The 0.99% mortgage deal represents a 2.95% discount off HSBC’s 3.94 SVR (standard variable rate), which lasts for 24 months.
HSBC could, in theory, raise its SVR within the 24-month discount period, meaning the rate could go higher than 0.99%, but the mortgagee would still receive a rate of 2.95% below any new SVR rate for the first two years of the deal.
Borrowers who take out the 0.99% deal also have the option of making overpayments of up to 20% of the monthly mortgage repayments. Those wanting to repay more than this during the initial 24 months will be subject to early repayment charges.
Borrowers who prefer a fixed mortgage have the option of taking up HSBC’s 1.49% rate, which is fixed for two years.
HSBC has sparked a mortgage war.
HSBC’s head of mortgages, Peter Dockar, said:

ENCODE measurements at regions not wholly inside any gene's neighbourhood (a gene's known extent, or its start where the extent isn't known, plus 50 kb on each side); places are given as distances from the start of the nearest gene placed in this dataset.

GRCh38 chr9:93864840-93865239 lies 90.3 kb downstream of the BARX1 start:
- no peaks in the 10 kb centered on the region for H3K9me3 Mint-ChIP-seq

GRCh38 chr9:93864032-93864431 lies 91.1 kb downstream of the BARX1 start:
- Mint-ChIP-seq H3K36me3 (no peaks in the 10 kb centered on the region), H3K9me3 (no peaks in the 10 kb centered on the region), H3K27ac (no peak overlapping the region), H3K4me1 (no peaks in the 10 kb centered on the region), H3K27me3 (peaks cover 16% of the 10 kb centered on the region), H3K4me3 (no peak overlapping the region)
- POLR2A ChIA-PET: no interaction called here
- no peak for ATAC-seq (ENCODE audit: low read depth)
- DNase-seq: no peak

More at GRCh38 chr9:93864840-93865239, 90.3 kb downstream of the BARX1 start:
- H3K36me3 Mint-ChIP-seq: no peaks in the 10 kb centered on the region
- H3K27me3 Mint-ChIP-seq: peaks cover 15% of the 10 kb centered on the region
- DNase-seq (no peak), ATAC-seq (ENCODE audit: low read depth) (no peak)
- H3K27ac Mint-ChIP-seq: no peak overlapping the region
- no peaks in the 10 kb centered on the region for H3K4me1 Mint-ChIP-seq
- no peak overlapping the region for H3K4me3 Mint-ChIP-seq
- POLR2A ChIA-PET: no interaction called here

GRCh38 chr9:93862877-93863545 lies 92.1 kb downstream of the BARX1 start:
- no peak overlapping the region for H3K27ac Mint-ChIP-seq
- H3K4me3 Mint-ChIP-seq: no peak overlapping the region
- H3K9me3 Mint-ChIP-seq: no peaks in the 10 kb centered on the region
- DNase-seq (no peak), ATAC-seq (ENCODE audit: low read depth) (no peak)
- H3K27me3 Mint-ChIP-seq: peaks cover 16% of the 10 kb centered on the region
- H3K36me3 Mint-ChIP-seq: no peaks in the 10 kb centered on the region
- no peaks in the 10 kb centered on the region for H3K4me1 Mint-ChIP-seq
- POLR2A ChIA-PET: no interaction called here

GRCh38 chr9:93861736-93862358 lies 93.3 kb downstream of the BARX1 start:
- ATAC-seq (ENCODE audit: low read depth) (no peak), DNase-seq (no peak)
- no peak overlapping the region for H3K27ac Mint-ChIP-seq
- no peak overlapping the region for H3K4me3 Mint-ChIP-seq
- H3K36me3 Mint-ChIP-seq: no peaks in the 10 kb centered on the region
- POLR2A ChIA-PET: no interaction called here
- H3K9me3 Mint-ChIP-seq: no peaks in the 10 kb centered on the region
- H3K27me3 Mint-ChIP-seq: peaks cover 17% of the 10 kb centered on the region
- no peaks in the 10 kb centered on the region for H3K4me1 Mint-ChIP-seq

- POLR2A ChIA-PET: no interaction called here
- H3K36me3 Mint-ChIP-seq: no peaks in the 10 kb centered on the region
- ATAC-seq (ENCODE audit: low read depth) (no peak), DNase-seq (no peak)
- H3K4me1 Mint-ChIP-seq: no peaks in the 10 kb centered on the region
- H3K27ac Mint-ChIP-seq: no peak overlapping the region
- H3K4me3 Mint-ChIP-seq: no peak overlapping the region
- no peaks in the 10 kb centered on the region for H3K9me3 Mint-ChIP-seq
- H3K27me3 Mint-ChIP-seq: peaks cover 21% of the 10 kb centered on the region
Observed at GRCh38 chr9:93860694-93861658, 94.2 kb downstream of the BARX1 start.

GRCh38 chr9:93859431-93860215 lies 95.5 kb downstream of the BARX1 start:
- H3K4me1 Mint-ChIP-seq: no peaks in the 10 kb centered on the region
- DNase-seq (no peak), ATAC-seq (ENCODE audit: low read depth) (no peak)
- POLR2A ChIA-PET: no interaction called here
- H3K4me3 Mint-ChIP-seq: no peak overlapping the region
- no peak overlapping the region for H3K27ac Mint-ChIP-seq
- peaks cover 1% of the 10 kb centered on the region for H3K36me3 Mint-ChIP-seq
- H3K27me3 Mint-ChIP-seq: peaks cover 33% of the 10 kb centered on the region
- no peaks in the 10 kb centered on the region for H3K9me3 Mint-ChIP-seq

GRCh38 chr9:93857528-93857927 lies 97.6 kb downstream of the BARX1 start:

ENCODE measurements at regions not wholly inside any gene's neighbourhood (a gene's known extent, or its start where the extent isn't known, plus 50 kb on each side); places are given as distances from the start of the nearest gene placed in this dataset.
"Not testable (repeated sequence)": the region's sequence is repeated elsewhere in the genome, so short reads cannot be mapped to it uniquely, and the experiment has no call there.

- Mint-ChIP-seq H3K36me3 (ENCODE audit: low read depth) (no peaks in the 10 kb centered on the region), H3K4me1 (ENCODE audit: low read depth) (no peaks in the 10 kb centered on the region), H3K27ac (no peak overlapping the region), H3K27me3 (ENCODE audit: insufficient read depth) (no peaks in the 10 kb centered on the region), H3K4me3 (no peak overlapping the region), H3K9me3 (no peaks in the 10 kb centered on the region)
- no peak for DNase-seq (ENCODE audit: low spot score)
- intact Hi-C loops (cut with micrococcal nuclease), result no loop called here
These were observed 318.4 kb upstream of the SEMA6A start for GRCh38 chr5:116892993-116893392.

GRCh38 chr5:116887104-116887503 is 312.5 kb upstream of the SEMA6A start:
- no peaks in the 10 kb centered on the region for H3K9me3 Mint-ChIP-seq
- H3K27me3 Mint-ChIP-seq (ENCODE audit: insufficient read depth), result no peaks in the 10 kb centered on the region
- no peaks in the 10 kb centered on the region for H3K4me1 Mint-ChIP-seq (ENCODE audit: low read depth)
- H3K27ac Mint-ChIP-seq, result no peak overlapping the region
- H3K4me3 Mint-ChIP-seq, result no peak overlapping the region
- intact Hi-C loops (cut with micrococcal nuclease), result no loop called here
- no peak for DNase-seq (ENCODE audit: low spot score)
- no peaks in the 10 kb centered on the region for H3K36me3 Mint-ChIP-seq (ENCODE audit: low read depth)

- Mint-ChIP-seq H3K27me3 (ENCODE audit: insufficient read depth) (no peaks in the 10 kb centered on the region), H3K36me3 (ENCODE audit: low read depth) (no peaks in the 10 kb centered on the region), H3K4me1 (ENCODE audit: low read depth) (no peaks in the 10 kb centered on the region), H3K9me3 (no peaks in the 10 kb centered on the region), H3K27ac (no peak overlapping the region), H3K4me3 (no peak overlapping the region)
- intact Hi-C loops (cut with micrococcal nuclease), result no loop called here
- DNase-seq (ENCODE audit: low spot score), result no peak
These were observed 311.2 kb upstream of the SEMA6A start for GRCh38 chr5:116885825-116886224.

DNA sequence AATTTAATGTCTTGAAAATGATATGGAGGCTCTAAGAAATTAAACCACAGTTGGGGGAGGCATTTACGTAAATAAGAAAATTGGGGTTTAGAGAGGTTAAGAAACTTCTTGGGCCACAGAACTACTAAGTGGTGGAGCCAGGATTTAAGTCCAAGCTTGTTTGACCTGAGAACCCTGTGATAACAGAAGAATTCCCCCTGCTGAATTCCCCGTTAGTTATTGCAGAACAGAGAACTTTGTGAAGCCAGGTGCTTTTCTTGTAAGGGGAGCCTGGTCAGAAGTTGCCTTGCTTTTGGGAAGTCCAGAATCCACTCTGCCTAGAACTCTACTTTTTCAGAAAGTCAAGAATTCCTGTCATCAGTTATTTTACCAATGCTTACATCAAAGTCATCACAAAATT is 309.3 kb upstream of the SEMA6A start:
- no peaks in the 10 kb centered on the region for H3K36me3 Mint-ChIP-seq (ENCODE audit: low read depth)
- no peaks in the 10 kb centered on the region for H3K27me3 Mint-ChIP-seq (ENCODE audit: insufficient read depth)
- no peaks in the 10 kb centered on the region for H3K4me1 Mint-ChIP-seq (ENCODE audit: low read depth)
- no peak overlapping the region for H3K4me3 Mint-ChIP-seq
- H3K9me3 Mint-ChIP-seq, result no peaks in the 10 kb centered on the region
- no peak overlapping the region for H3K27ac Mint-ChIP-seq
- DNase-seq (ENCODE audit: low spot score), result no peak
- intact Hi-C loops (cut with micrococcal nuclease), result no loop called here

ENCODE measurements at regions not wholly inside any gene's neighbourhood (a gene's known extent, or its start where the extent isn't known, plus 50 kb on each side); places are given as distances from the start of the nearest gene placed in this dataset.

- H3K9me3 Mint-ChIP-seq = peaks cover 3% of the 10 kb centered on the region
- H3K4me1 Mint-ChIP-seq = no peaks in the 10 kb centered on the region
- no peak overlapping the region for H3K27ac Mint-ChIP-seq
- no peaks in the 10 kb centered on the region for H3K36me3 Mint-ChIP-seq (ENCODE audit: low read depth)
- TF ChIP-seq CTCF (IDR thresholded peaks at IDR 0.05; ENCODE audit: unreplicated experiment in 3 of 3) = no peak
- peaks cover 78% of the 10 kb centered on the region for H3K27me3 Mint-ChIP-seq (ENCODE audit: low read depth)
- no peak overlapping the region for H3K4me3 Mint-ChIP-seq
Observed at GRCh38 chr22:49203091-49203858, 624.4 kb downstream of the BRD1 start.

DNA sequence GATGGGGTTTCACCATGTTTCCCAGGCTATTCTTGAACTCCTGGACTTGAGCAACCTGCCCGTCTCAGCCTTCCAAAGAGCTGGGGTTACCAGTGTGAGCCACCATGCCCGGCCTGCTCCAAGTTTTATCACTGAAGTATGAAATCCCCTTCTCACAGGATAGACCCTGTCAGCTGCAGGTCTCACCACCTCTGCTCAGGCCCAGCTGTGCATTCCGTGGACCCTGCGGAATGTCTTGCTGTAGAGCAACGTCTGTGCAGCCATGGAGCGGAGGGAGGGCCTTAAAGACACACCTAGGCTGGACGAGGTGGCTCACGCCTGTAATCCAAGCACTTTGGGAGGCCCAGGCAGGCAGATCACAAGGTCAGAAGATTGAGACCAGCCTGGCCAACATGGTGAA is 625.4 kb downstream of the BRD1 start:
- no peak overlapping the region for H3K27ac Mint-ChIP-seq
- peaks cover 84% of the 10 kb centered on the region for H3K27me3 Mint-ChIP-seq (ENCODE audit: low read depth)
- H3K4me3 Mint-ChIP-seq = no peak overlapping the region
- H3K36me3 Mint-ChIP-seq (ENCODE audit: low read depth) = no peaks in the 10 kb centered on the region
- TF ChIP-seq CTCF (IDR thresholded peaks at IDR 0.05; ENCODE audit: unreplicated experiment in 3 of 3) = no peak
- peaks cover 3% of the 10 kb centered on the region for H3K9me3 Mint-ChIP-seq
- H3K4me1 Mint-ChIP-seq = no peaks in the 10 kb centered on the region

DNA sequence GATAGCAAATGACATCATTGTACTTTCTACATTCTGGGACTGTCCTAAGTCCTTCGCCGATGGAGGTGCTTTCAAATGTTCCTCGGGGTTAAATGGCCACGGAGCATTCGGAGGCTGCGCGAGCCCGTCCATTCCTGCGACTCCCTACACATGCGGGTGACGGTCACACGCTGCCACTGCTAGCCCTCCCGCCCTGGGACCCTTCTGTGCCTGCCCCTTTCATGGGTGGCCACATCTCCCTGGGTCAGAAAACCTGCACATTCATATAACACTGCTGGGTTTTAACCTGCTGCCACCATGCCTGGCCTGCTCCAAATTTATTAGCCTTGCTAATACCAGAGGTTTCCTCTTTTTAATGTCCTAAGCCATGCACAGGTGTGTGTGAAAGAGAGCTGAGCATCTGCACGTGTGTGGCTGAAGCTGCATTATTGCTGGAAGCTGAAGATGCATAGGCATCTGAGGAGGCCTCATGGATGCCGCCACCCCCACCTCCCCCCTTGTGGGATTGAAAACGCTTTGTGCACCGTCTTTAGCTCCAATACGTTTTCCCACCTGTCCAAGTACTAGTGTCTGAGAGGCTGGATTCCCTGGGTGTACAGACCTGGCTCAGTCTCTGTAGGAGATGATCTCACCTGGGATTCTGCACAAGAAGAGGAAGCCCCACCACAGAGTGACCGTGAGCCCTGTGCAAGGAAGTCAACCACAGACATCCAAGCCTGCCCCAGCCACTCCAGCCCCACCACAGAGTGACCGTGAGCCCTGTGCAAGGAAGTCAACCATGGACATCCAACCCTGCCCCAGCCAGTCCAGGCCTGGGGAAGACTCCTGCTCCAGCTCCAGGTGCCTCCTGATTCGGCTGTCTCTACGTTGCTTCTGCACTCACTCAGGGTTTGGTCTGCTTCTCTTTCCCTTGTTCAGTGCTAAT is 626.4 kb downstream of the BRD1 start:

“We know how important a low monthly payment is for borrowers, and are committed to offering market leading rates. We’re the only bank to offer a completely paperless mortgage application and are now leading the way by offering a mortgage of less than 1%. Customers can apply for these rates online, over the phone, in branch or through a broker thanks to our new partnership with Countrywide.”
Sylvia Waycot, Editor of Moneyfacts, said:
“It’s great to see a mortgage offering a rate that, for once, allows consumers to keep more of their money in their own pockets each month, and this new deal from HSBC does just that.”
Santander and Clydesdale Bank have both lowered their rates by 0.31 and 0.6 percentage points respectively.
Plummeting swap rates are increasing competition among lenders. The interest rate on 5-year swaps declined steeply to 1.47% from 1.63% on Wednesday. Their interest rates serve as an indicator of how rates will behave in the future.
Experts are now speculating that the Bank of England, will start raising its benchmark interest rate from the current record low of 0.5% in the second half of 2015, and not the first half any more. In September, inflation dropped to 1.2%, a 5-year record low, while wage growth remained extremely weak.
When rates do start rising they will push up borrowing costs. The base rate, however, is not linked directly to SVRs, which the banks themselves set.